There's a lot to wonder about receiverships. Like, how is the Receiver's compensation calculated? And does it make a difference to compensation if a corporate shareholder says the receivership was unnecessary, and that it was obtained for improper purposes?
Judge Bledsoe answered those questions this week in Ekren v. K&E Real Estate Investments, LLC. 2015 NCBC 107,
Compensation Can Be Based On Gross, As Opposed To Net, Receipts
A Receiver, once appointed by the Court, is paid per the terms of G.S. §1-507.9. The statute says that: the court shall allow a "reasonable compensation to the receiver for his services, not to exceed five percent upon receipts and disbursements, and the costs and expenses of administration of his trust and of the proceedings in said court, to be first paid out of said assets."
Let's say that a receiver sells a piece of property for $100,000 which is subject to a $90,000 mortgage. Is the five percent allowed by the statute calculated on the $100,000 gross receipt, or the net receipt of $10,000 which is left following the payment of the mortgage?
The receiver for K&E Real Estate Investments had submitted two previous requests for compensation based on net receipts, but in the request before the Court requested that it be based on the gross receipts.
Judge Bledsoe denied an objection to the request for compensation, stating:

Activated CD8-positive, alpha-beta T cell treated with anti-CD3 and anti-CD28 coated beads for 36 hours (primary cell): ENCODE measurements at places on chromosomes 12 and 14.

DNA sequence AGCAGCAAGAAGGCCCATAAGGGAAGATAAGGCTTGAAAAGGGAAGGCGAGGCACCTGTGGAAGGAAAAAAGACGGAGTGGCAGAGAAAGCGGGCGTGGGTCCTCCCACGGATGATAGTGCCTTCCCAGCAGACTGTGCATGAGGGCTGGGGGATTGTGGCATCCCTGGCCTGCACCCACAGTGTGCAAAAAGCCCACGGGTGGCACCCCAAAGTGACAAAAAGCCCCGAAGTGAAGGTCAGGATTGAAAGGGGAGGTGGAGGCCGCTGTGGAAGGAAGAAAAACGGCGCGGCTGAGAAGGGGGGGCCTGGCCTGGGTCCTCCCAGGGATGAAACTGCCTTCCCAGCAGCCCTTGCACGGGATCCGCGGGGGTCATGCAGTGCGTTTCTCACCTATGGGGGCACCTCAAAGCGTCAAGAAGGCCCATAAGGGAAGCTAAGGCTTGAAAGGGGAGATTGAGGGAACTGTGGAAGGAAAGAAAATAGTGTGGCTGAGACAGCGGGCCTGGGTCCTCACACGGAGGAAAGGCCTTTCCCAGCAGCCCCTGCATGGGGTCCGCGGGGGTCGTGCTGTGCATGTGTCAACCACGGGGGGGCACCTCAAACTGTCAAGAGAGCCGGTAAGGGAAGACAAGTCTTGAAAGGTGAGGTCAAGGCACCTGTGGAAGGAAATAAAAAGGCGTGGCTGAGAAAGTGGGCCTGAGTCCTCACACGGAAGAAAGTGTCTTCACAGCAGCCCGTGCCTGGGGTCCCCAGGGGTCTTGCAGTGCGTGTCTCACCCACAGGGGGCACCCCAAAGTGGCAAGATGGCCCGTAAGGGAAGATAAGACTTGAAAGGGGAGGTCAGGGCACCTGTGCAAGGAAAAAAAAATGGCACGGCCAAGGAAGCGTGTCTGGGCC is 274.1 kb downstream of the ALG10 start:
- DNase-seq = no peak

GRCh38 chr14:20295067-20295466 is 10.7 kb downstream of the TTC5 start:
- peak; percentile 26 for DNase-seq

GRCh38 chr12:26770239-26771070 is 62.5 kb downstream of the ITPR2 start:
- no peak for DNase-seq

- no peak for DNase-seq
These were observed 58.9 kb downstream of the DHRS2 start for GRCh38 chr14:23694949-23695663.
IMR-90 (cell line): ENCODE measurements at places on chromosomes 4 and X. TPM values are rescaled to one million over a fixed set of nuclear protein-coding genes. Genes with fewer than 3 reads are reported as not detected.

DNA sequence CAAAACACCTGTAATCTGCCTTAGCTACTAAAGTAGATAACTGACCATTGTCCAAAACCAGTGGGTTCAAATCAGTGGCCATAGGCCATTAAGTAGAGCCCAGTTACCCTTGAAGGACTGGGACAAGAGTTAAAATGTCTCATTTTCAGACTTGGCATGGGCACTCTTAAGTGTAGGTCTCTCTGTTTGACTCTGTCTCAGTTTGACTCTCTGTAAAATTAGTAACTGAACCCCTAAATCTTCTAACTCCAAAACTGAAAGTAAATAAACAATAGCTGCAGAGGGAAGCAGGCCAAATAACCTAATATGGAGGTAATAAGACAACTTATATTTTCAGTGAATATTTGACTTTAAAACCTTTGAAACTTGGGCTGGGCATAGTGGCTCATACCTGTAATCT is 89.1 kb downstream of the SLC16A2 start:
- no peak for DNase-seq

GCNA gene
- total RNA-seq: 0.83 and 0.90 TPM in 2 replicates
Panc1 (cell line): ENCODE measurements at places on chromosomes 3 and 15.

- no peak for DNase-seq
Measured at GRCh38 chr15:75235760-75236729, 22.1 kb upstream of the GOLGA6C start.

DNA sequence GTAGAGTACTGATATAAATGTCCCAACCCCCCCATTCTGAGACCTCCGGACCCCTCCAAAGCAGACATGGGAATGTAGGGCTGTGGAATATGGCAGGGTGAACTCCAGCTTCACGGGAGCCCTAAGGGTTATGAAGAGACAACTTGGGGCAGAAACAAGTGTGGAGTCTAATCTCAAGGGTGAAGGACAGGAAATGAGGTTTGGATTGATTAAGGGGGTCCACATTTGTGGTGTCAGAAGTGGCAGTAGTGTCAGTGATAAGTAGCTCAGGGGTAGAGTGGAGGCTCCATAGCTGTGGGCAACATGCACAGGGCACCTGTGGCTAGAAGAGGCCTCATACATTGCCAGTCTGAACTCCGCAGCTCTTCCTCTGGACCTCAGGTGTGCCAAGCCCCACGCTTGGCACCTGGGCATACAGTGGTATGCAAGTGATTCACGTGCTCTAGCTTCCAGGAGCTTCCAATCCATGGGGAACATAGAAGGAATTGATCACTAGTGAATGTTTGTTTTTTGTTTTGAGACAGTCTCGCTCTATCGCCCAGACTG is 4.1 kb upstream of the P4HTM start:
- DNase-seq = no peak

N.C. Gen. Stat. sec. 1--507.9 . . . does not require that commission be paid on net receipts, and the Court does not find that the Receiver's decision to seek commission based on net receipts in his first two applications precludes his request to be paid on gross receipts in the current Motion.
Compensation Of Receiver Appointed For "Spiteful Purposes"
The Court also rejected the Defendant's argument that the Receiver's fees should be reduced because the lawsuit which led to the appointment of the Receiver was "motivated strictly by [Plaintiff's] spite." Order ¶8. Judge Bledsoe said that '[t]he Receiver's compensation should not be dependent upon the wisdom of his appointment." Op. ¶8.
Do The Same Rules Apply To Receivers For LLCs As For Corporations?
Eagle-eyed readers will have noticed that the receivership in this case was for an LLC, and that Section 1-507.9 only mentions the compensation of receivers for "insolvent corporations."
Judge Bledsoe noted that the Order appointing the Receiver for the LLC (entered by Judge Murphy in 2012) said that the Receiver would be paid per G.S. Section 1-507.9 Op. ¶3 & n.1.
The NC Limited Liability Company Act has multiple provisions providing for the appointment of a Receiver. It has no specific provision regarding the compensation of a Receiver. The closest it comes is Section 57D-6-04, which says that:
The court may order the LLC to compensate the receiver and reimburse the receiver's expenses, including the fees and expenses of attorneys and other professionals retained by the receiver.